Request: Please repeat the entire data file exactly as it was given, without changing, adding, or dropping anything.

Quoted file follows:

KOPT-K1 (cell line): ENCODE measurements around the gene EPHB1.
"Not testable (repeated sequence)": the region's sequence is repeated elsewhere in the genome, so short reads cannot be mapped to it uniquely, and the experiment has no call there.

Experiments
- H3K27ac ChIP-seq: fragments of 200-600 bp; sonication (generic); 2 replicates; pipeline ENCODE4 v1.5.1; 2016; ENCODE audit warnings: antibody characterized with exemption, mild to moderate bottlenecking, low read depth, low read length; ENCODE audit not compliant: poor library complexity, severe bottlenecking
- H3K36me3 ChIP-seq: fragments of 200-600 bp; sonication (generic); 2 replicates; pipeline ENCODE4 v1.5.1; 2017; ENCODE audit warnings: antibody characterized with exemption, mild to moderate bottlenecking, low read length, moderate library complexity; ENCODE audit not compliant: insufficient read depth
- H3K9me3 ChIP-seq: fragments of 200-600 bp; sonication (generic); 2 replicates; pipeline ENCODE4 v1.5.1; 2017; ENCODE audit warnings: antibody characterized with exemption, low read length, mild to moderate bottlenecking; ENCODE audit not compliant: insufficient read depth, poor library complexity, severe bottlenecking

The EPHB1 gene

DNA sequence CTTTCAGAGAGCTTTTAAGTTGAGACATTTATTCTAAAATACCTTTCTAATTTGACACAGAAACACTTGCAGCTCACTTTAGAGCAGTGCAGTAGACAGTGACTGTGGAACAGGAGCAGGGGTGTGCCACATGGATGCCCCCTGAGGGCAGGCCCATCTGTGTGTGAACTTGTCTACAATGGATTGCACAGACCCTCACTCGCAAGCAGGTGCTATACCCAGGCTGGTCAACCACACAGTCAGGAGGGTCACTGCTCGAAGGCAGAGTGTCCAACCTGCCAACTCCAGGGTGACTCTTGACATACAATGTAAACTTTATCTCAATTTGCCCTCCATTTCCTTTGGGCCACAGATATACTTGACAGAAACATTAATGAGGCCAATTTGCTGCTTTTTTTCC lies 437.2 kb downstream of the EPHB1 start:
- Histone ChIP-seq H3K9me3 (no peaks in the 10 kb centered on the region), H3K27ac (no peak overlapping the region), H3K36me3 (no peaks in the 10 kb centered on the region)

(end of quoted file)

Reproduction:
KOPT-K1 (cell line): ENCODE measurements around the gene EPHB1.
"Not testable (repeated sequence)": the region's sequence is repeated elsewhere in the genome, so short reads cannot be mapped to it uniquely, and the experiment has no call there.

Experiments
- H3K27ac ChIP-seq: fragments of 200-600 bp; sonication (generic); 2 replicates; pipeline ENCODE4 v1.5.1; 2016; ENCODE audit warnings: antibody characterized with exemption, mild to moderate bottlenecking, low read depth, low read length; ENCODE audit not compliant: poor library complexity, severe bottlenecking
- H3K36me3 ChIP-seq: fragments of 200-600 bp; sonication (generic); 2 replicates; pipeline ENCODE4 v1.5.1; 2017; ENCODE audit warnings: antibody characterized with exemption, mild to moderate bottlenecking, low read length, moderate library complexity; ENCODE audit not compliant: insufficient read depth
- H3K9me3 ChIP-seq: fragments of 200-600 bp; sonication (generic); 2 replicates; pipeline ENCODE4 v1.5.1; 2017; ENCODE audit warnings: antibody characterized with exemption, low read length, mild to moderate bottlenecking; ENCODE audit not compliant: insufficient read depth, poor library complexity, severe bottlenecking

The EPHB1 gene

DNA sequence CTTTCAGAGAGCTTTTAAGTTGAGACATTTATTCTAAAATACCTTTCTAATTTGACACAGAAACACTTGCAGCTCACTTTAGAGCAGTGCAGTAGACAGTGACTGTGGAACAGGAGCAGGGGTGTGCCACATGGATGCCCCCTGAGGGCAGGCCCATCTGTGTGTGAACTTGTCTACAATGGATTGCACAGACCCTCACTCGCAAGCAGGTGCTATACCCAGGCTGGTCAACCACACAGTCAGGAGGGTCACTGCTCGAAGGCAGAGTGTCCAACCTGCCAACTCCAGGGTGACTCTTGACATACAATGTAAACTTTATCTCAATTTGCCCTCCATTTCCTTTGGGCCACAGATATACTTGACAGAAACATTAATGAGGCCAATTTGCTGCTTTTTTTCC lies 437.2 kb downstream of the EPHB1 start:
- Histone ChIP-seq H3K9me3 (no peaks in the 10 kb centered on the region), H3K27ac (no peak overlapping the region), H3K36me3 (no peaks in the 10 kb centered on the region)